The Swiss stock exchange is called SWX Swiss Exchange. The SWX is the head group of several different worldwide operative financial systems: virt-x, Eurex, Eurex US, EXFEED and STOXX. The exchange turnover generated at the SWX was in 2004 of 1,244,045 million CHF; the number of transactions arrived in the same period at 14,697,381 and the Swiss Performance Index (SPI) arrived at a total market capitalisation of 780,320 million CHF.

The SWX Swiss Exchange goes back more than 150 years. In 1996, fully electronic trading replaced the traditional floor trading system at the stock exchanges of Geneva (founded in 1850), Zurich (1873) and Basle (1876).

The SWX is subject to Swiss law. The Federal Act on Stock Exchanges and Securities Trading (SESTA) prescribes the concept of self-regulation, which obligates the SWX to meet international standards in its regulatory activities. The SWX itself is supervised by the Swiss Federal Banking Commission (SFBC).

The shares traded on SWX are mainly held in the Swiss-based accounts of domestic and international investors. Other products traded on the SWX Platform are bonds (CHF-denominated bonds as well as international bonds), traditional investments, Exchange Traded Funds (ETFs, known as exchange-traded index funds) and non-standardised derivatives. In terms of turnover, the SWX Swiss Exchange operates Europe's largest market segment for listed and exchange-traded warrants.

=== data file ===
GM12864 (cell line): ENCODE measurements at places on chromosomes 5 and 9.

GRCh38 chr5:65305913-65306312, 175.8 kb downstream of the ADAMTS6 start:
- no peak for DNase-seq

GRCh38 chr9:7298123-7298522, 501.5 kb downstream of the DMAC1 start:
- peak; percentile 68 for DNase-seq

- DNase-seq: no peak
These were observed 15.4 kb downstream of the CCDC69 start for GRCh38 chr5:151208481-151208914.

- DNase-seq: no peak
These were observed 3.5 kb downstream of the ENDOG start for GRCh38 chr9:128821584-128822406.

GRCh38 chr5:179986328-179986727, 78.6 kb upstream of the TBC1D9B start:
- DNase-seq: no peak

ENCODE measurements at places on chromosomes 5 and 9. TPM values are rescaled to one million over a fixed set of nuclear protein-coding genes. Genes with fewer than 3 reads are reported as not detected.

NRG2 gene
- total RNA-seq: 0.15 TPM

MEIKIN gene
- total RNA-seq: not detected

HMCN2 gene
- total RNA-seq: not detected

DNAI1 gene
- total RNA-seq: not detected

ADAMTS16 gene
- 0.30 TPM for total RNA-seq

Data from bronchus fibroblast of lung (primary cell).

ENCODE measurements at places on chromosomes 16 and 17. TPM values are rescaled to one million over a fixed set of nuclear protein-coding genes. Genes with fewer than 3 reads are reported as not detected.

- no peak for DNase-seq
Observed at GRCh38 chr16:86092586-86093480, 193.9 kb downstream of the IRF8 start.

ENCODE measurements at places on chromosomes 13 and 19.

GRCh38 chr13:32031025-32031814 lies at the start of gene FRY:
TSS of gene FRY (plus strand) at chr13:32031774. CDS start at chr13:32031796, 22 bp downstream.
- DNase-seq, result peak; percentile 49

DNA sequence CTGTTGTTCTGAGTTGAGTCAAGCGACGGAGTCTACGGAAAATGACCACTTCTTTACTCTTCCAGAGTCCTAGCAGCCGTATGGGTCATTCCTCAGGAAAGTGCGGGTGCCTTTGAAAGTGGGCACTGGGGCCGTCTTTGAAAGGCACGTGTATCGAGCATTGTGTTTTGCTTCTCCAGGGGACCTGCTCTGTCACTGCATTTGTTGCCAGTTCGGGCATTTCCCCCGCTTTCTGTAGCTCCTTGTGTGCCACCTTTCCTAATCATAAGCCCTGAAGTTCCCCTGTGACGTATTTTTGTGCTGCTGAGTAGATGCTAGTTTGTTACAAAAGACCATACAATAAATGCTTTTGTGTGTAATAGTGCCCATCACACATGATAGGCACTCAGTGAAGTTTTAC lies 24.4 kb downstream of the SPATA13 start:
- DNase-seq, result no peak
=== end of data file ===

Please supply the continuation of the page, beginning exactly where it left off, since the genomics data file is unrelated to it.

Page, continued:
Chairman of the Board of Directors of the SWX Group is Prof. Dr. Peter Gomez. Gomez is a business professor at St. Gallen business school.

Education and research

  • ETH Zürich
  • University of Zürich
  • IBM Zürich Research Laboratory
  • Swiss Re's Centre for Global Dialogue
  • SIK Swiss Institute for Art Research - Schweizerisches Institut für Kunstwissenschaften
  • HGKZ - University of Applied Sciences and Designs
  • Avenir Suisse - Liberal Think Tank
  • Swiss Institute of International Studies
  • HMT School of Music, Drama and Dance - Hochschule für Musik und Theatre
  • ZFH College of Applied Sciences and Technologies Zurich - Zürcher Fachhochschule
  • Graduate School of Business Administration Zurich
  • National Centre of Competence in Research - Financial Valuation and Risk Management
  • Inter-Community School Zurich
  • Zurich International School


  • Grasshopper-Club Zürich Football (German)